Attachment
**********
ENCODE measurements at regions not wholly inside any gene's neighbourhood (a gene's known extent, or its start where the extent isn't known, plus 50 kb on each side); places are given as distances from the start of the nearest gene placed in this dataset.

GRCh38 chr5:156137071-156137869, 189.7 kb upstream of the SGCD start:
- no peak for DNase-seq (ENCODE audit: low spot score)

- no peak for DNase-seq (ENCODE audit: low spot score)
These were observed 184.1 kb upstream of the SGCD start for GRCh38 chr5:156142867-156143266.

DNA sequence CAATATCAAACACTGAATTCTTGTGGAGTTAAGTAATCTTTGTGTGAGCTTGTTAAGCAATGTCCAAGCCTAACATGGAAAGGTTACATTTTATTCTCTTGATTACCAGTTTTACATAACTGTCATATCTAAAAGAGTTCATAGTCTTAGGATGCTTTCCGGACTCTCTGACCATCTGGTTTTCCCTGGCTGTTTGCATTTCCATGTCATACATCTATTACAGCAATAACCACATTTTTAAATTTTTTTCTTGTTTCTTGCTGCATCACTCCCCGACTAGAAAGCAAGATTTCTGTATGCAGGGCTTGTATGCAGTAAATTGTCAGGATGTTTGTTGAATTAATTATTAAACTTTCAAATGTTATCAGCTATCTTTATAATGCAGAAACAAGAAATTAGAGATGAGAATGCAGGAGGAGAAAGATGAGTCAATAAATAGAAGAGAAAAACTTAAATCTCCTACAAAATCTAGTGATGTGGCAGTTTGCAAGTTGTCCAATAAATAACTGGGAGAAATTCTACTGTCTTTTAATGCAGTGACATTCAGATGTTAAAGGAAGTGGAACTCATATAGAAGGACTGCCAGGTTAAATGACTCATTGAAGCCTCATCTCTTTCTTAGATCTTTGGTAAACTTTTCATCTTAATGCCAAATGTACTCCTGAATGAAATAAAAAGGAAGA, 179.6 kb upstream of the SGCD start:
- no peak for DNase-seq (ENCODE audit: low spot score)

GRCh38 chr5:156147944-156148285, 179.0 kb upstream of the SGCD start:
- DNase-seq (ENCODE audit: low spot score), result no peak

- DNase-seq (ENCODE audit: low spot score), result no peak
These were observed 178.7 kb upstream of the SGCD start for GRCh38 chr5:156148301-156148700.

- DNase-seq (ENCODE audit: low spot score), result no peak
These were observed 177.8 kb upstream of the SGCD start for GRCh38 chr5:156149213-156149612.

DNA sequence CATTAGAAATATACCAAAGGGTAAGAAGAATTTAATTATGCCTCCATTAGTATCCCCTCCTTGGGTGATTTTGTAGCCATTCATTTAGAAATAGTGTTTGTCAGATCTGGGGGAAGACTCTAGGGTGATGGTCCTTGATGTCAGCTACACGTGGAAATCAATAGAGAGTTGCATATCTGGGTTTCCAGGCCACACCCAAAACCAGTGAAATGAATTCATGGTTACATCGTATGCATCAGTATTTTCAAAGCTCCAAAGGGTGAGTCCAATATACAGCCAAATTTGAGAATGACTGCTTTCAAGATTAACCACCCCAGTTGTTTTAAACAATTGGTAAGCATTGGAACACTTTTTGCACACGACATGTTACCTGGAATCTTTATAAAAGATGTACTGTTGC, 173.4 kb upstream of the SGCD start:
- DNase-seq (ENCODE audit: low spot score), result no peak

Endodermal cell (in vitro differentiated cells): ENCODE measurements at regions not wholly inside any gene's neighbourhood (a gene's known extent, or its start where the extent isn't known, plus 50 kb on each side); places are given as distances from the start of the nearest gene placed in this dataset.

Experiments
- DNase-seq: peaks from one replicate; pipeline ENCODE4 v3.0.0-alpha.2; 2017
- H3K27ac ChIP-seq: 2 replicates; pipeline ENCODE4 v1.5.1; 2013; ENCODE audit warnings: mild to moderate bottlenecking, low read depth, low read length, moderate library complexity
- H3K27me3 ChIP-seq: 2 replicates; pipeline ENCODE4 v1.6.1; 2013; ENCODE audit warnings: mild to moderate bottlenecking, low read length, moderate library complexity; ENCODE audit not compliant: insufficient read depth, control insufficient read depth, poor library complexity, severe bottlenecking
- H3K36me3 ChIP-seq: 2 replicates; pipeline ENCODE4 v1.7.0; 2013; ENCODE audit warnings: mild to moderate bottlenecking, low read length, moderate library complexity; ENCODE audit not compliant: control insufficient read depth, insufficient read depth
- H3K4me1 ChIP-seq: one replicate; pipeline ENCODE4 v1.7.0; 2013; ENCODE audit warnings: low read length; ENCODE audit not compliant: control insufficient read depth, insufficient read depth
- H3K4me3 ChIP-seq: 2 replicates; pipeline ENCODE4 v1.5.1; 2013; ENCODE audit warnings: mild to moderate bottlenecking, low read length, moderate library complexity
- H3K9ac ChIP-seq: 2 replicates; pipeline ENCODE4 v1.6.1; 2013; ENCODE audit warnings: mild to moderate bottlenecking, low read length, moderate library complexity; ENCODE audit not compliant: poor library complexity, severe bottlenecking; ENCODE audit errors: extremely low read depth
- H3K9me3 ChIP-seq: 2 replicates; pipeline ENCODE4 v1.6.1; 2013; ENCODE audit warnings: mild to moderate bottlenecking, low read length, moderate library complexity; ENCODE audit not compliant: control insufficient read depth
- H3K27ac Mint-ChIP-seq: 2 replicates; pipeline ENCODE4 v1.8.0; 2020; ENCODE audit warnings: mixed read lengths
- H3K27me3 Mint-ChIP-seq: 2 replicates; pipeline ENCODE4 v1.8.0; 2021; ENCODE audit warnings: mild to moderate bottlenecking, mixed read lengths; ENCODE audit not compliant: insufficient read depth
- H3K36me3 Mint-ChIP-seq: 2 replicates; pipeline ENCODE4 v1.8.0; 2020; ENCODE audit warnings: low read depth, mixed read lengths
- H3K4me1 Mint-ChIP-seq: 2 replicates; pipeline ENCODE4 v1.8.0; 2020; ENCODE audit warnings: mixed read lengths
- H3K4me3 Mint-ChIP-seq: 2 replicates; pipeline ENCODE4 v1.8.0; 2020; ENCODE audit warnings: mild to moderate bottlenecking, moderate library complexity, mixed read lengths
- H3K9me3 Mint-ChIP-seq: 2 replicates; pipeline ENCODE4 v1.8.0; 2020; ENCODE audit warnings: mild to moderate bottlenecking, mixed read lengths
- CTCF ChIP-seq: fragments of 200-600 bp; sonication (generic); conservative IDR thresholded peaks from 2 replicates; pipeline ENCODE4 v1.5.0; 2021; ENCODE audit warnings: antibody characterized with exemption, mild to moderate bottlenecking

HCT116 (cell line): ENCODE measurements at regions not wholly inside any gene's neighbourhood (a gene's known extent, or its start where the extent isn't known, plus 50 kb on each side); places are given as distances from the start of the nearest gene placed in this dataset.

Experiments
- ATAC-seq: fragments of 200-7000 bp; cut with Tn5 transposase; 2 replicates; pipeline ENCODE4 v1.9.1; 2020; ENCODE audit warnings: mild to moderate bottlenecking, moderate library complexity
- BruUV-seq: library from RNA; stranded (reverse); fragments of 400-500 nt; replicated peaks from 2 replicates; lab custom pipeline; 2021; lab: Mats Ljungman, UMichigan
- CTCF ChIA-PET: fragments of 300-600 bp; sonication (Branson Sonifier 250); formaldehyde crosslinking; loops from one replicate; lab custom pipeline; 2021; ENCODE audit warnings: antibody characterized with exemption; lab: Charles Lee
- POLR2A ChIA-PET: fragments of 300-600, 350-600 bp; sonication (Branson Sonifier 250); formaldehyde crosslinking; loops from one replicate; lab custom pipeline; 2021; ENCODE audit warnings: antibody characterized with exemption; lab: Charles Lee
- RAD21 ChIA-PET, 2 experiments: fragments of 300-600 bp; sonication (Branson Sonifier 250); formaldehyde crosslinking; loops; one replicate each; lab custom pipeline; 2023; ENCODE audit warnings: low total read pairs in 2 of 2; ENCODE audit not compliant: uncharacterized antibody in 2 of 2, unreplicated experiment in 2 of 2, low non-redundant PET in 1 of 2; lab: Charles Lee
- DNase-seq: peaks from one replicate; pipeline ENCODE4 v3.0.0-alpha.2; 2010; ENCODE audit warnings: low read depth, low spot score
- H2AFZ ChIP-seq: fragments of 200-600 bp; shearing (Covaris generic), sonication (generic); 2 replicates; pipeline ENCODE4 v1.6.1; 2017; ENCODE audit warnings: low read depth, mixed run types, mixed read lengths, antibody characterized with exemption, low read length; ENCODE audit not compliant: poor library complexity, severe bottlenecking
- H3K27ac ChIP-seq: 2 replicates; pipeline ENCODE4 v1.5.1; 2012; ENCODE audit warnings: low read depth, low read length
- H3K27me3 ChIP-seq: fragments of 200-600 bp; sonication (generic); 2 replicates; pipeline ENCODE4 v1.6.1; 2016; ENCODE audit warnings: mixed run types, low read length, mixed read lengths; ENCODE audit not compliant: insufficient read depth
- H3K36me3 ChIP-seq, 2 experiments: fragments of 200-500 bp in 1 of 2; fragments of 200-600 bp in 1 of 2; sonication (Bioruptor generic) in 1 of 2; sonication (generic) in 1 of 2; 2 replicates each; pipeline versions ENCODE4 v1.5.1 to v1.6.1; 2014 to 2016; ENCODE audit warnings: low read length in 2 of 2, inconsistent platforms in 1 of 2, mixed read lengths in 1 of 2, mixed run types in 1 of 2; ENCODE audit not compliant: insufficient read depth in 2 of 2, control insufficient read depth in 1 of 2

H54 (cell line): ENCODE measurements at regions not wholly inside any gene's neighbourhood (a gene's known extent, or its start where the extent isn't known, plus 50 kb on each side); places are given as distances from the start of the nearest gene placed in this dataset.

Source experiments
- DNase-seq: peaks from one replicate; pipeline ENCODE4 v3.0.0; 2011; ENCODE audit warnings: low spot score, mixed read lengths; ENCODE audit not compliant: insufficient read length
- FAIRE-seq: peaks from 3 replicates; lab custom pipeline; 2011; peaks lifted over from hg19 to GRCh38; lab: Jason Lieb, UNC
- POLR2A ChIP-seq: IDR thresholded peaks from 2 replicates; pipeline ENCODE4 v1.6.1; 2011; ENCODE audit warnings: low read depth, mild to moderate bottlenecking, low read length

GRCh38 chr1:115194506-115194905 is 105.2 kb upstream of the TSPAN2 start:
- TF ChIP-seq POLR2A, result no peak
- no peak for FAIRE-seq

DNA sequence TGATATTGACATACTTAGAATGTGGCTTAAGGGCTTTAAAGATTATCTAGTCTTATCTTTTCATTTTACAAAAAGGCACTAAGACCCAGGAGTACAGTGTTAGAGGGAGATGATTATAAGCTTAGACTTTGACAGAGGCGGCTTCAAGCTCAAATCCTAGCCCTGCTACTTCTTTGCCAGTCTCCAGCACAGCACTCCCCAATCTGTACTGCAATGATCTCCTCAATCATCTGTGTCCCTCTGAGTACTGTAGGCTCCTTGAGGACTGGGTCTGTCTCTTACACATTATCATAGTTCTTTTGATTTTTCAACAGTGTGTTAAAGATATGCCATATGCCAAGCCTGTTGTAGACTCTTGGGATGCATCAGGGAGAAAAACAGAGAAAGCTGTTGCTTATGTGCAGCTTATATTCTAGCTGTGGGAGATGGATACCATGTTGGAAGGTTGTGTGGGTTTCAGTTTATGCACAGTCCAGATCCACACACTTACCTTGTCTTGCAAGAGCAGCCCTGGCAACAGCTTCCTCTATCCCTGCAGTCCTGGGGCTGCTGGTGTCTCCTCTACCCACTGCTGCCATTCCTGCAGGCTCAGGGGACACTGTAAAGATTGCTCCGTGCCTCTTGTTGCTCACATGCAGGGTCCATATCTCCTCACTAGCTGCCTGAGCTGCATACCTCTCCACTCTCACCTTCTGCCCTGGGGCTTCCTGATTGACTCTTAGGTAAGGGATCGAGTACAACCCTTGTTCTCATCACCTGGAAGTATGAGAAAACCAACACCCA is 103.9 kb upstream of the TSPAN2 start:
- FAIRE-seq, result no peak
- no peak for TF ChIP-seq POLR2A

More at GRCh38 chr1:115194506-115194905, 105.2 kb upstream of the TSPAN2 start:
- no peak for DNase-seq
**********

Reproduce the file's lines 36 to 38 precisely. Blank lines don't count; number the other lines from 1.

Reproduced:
- BruUV-seq: library from RNA; stranded (reverse); fragments of 400-500 nt; replicated peaks from 2 replicates; lab custom pipeline; 2021; lab: Mats Ljungman, UMichigan
- CTCF ChIA-PET: fragments of 300-600 bp; sonication (Branson Sonifier 250); formaldehyde crosslinking; loops from one replicate; lab custom pipeline; 2021; ENCODE audit warnings: antibody characterized with exemption; lab: Charles Lee
- POLR2A ChIA-PET: fragments of 300-600, 350-600 bp; sonication (Branson Sonifier 250); formaldehyde crosslinking; loops from one replicate; lab custom pipeline; 2021; ENCODE audit warnings: antibody characterized with exemption; lab: Charles Lee